Climate change realities from Epson

medium_2015_Laurel B.jpgThe Verdigris blog by Laurel Brunner

Epson, the Japanese developer and manufacturer of wide format digital printers and other electronic kit, has recently published the results of a global survey, The Climate Reality Barometer survey. It highlights some worrying findings.

Epson’s work captures the views and perceptions of 15,264 consumers in Asia, Europe, North and South America. According to responses, there is an alarming gap between reality and perception when it comes to the climate crisis. 46% of people believe that in their lifetimes climate crisis will be avoided. This is hopeful, if niaive, but dangerous. It suggests that climate change mitigation is someone else’s problem to solve and that individuals need to do nothing. Only 32% of respondents believe public awareness of climate change is rising; 28% that technology will solve the problem; and 19% think that renewable energy sources will do so. The report states that “Globally, 5% of respondents do not believe that there is a climate emergency at all — with the US (11%), Germany (7%) and the UK (6%) topping the list of climate deniers.”

These are unrealistic and complacent positions, given the urgency of the problem and suggest that people are rather too optimistic about the threat global warming poses. This is despite major climate related catastrophes such as flooding and wildfires raging out of control on multiple continents. Reluctance to face facts might be because of the inconvenient truth of climate change mitigation. It requires a fundamental change in individual, corporate and household behaviours. And no one likes change or the work required to implement it.

At least some corporations, fund managers, investment houses et al are taking active and deliberate steps to clean up their acts. From polishing the credentials of consumer brands, through to maximising shareholder values and return, the world of business is taking the climate risk seriously. And the graphics industry is supportive of their communications efforts. In addition to more sustainable production services, the printing industry has responded with offers of carbon balanced products, improved colour and data management, and greater automation to minimise emissions and environmental footprints.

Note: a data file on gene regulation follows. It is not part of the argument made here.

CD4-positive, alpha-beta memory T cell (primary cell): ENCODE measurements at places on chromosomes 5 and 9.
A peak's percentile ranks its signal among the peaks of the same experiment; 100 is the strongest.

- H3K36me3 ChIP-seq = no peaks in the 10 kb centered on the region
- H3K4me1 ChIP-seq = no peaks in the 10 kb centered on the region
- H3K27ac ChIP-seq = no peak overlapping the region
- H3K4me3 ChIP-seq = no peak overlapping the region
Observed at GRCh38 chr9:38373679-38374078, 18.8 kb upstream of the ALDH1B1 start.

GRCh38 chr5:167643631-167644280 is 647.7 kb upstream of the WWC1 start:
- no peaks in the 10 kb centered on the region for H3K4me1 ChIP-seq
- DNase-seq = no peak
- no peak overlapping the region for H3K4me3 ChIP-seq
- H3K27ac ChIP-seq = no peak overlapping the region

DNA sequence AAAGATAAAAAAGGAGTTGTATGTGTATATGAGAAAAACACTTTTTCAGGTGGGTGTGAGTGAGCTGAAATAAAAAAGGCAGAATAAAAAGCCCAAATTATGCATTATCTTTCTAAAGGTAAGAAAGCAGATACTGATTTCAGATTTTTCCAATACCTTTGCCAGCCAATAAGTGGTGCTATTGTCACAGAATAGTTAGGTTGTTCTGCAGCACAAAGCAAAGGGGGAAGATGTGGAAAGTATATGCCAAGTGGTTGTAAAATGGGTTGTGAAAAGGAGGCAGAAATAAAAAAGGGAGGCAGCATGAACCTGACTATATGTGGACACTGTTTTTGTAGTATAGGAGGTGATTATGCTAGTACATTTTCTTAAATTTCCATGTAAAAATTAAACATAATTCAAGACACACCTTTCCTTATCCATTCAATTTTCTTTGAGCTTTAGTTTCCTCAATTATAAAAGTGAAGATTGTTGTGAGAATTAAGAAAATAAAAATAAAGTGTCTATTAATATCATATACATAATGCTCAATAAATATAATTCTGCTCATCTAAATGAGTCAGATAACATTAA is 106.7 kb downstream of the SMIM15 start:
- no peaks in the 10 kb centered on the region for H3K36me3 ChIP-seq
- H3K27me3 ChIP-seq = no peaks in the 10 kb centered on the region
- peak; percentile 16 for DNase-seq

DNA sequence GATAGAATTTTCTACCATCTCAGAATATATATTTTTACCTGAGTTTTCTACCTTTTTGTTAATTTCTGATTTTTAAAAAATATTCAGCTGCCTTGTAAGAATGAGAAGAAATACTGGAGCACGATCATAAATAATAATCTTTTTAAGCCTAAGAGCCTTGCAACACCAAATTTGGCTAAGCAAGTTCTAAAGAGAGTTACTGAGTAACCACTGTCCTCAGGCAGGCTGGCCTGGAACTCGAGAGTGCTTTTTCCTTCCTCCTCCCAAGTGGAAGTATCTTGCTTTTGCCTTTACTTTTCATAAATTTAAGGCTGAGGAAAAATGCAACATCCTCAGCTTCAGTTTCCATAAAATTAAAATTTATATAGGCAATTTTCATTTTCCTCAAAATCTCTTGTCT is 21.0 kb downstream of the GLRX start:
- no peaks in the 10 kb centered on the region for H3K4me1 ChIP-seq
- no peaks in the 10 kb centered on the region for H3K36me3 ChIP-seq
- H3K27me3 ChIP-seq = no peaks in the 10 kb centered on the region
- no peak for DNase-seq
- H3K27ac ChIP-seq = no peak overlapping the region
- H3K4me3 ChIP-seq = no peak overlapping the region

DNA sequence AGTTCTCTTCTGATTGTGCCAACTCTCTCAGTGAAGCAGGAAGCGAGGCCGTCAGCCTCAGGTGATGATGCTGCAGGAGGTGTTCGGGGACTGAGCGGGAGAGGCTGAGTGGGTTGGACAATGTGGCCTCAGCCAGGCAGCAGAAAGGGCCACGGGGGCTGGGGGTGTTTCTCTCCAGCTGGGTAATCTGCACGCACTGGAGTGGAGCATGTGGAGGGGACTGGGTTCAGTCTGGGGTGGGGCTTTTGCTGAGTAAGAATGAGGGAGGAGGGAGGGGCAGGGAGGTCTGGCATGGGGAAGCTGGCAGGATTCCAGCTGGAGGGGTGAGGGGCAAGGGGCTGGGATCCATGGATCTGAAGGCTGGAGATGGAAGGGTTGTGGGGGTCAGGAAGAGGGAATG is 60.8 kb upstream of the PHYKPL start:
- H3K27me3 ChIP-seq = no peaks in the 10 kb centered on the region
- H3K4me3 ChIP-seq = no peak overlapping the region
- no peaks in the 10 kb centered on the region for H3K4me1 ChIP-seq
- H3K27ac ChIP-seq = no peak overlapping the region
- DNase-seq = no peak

But, in the West especially, individuals have made relatively limited changes to their behaviour. Epson’s survey confirms that laziness. Too much food is consumed, and too much is wasted. Supply chains are complex and extensive. Too few of us think twice about the necessity or not of car journeys, or consider ganging them (errands once a week for instance), using public transport, cycling or walking. We are unwilling to forego the convenience of modern life whether its traipsing to a recycling point or hanging laundry to air dry. We like using paper plates because it saves on the washing up and we love shopping for new stuff whether we need it or not. We prefer not to hear arguments against sending used clothing to another country. We want to believe that charity shops are a good-conscience outlet for excess purchasing and consumer short-termism.

Climate change and sustainability obviously impact all of us, from sourcing raw materials through to end-of-life management for all goods. Environmental messaging is not a soundless drum, but clearly it needs to be hit harder and sound louder. The messaging has to be much more visceral to convince people that personal convenience matters less than action.

Of the awareness problem Epson intends to do something positive. Yasunori Ogawa, global president of Epson, said: “Epson’s goal is to bring this awareness and the technologies needed — by our company, other businesses and consumers — to make transformational change. Sustainability is central to our business plan and backed by significant resources — because while we know there is a long way to go, we believe we can build a better future.” Let’s hope some of this commitment and resource finds its way into Epson’s printing industry interests.

– Laurel Brunner

This article was produced by the Verdigris Project, an industry initiative intended to raise awareness of print’s positive environmental impact. This weekly commentary helps printing companies keep up to date with environmental standards, and how environmentally friendly business management can help improve their bottom lines. Verdigris is supported by the following companies: Agfa Graphics, EFI, Fespa, Fujifilm, HP, Kodak, Miraclon, RicohSplash PR, Unity Publishing and Xeikon.

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